The US economy is really strong

USA: Economy is growing like it hasn't been for years

The US Department of Commerce announced on the basis of preliminary data. A growth of more than four percent is the best rate anywhere in the world that an industrialized country can currently boast. In the first quarter there was only an increase of 2.2 percent. Private consumption, which accounts for more than two thirds of the gross domestic product (GDP), has now also provided momentum. Consumers spent 4.0 percent more than before.

US President Donald Trump wants to drive growth to at least three percent with his radical tax reform. At least in the short term, he seems to be successful. The current economic situation is thus proving to be a blessing for him.

American peculiarities

A strong economic upturn in the second quarter is not uncommon in the world's largest economy. In the past few years, growth at the beginning of the year had been comparatively weak on several occasions and the economy only picked up noticeably in the further course of the year.

In the USA, the growth figures are extrapolated to the year. They indicate how strong the economy would grow if the pace of growth continued for a year. This annualization is dispensed with in Europe. Growth figures from the USA are therefore visually higher and not directly comparable with European figures.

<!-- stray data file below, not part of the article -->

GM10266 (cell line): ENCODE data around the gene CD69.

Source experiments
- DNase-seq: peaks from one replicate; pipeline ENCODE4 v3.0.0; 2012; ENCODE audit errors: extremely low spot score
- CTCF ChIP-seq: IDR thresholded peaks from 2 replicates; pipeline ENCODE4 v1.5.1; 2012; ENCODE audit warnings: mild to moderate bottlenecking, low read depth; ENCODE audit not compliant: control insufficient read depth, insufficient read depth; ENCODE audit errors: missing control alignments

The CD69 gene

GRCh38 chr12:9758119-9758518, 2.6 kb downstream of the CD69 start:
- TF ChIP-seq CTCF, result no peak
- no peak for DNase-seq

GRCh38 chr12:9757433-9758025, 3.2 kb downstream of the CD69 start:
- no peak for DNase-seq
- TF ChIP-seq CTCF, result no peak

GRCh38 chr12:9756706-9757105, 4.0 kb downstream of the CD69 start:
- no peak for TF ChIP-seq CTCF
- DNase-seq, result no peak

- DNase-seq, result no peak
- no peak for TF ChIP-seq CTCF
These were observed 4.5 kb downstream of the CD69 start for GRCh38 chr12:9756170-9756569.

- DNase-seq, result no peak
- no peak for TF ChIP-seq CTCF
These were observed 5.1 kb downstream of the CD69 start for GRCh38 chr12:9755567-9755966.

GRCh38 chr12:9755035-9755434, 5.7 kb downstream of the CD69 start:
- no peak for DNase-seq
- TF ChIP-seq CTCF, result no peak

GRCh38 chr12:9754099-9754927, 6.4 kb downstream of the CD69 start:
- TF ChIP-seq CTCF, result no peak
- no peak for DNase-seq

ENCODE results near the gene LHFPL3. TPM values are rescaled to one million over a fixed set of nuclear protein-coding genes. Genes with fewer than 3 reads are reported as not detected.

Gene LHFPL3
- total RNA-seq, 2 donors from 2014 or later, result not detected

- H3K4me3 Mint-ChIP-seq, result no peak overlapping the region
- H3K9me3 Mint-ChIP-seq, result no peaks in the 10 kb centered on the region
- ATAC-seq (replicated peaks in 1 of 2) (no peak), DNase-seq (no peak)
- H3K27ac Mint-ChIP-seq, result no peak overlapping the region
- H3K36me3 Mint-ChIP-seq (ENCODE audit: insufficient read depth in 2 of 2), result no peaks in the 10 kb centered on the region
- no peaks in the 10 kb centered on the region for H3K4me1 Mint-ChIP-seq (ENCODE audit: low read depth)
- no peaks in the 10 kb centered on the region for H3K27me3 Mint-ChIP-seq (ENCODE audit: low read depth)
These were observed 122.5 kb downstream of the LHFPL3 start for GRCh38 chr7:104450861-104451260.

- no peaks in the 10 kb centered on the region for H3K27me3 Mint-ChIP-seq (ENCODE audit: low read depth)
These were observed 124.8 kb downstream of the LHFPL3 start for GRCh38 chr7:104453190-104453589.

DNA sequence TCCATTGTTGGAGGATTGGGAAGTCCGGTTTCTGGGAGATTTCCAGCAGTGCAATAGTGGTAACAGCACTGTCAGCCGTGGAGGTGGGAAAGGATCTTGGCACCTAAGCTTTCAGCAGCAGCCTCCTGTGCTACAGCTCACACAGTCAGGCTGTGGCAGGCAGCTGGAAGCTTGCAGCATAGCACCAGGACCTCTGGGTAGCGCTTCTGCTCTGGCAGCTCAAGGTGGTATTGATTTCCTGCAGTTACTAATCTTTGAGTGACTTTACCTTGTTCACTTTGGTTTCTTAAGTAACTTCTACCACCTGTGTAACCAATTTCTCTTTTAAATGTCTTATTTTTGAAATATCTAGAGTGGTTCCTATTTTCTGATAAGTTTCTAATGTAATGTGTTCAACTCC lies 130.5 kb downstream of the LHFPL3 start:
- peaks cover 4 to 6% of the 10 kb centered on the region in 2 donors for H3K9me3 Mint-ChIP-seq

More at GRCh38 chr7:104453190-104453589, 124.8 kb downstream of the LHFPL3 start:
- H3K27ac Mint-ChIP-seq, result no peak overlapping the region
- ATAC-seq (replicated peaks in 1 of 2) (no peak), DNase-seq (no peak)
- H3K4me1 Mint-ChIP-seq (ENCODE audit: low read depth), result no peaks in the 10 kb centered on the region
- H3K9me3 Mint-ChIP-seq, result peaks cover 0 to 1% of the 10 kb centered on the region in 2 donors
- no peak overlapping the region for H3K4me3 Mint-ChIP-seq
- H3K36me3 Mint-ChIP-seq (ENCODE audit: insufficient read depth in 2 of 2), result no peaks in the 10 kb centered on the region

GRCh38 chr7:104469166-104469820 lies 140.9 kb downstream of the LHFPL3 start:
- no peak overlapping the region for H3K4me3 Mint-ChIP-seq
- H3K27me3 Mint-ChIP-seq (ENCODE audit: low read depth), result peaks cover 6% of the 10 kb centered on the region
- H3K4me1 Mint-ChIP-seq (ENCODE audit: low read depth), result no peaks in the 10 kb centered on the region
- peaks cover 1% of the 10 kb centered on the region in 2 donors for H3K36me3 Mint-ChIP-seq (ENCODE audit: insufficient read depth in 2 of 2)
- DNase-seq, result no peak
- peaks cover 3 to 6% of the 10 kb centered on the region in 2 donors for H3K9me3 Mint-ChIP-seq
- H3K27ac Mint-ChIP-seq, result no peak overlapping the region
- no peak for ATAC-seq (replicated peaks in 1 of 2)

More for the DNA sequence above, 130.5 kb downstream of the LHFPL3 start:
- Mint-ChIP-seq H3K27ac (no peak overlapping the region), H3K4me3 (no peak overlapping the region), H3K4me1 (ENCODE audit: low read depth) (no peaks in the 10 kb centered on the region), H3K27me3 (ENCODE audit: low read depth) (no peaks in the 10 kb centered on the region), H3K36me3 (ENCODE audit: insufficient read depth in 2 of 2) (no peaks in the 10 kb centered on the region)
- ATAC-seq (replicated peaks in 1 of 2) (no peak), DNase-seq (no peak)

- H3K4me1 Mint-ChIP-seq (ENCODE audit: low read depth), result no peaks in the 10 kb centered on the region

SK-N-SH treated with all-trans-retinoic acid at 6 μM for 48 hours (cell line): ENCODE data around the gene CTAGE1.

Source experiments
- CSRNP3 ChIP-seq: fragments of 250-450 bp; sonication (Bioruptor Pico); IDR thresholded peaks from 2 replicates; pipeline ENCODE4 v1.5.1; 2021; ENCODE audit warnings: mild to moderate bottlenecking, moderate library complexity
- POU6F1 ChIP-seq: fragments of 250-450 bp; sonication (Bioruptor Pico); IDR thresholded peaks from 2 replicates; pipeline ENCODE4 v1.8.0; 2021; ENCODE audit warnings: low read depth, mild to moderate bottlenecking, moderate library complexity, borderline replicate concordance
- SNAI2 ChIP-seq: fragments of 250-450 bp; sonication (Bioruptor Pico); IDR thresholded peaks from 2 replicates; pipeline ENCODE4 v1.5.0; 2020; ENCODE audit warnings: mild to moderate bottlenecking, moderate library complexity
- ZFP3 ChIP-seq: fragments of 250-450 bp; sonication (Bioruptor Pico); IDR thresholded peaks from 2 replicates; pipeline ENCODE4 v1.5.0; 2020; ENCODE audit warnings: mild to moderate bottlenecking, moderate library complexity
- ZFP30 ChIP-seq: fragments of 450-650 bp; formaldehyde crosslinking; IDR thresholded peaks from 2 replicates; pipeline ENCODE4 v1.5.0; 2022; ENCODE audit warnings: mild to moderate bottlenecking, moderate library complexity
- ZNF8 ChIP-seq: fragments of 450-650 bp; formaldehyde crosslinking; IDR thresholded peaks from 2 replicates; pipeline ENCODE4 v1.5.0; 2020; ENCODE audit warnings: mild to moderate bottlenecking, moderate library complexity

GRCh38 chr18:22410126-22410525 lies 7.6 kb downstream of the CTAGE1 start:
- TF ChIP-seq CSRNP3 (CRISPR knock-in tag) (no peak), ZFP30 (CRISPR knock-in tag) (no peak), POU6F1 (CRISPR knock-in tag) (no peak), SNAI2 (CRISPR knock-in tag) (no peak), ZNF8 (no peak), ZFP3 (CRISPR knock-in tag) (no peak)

Is the economic engine already running hot?

But there is also growing concern that the US economy could overheat. In order to reduce this risk, the Federal Reserve is also determined to tighten the interest rate reins even further. Economists assume that the monetary authorities around Fed chairman Jerome Powell will step up two more times this year. The key interest rates are currently in a range of 1.75 to 2.0 percent. Recently, Trump broke with the tradition of US presidents and publicly criticized the politically independent Fed for the interest rate hikes.

Trump's scolding comes at an inopportune time for the Fed. Because the central bank is now focusing on the difficult question of where the summit is, said Commerzbank economist Bernd Weidensteiner. "The Fed has to answer the question of when it will stop raising interest rates." Next week it will decide again on its monetary policy.

dk / sti (rtr, dpa, dpae, afpe)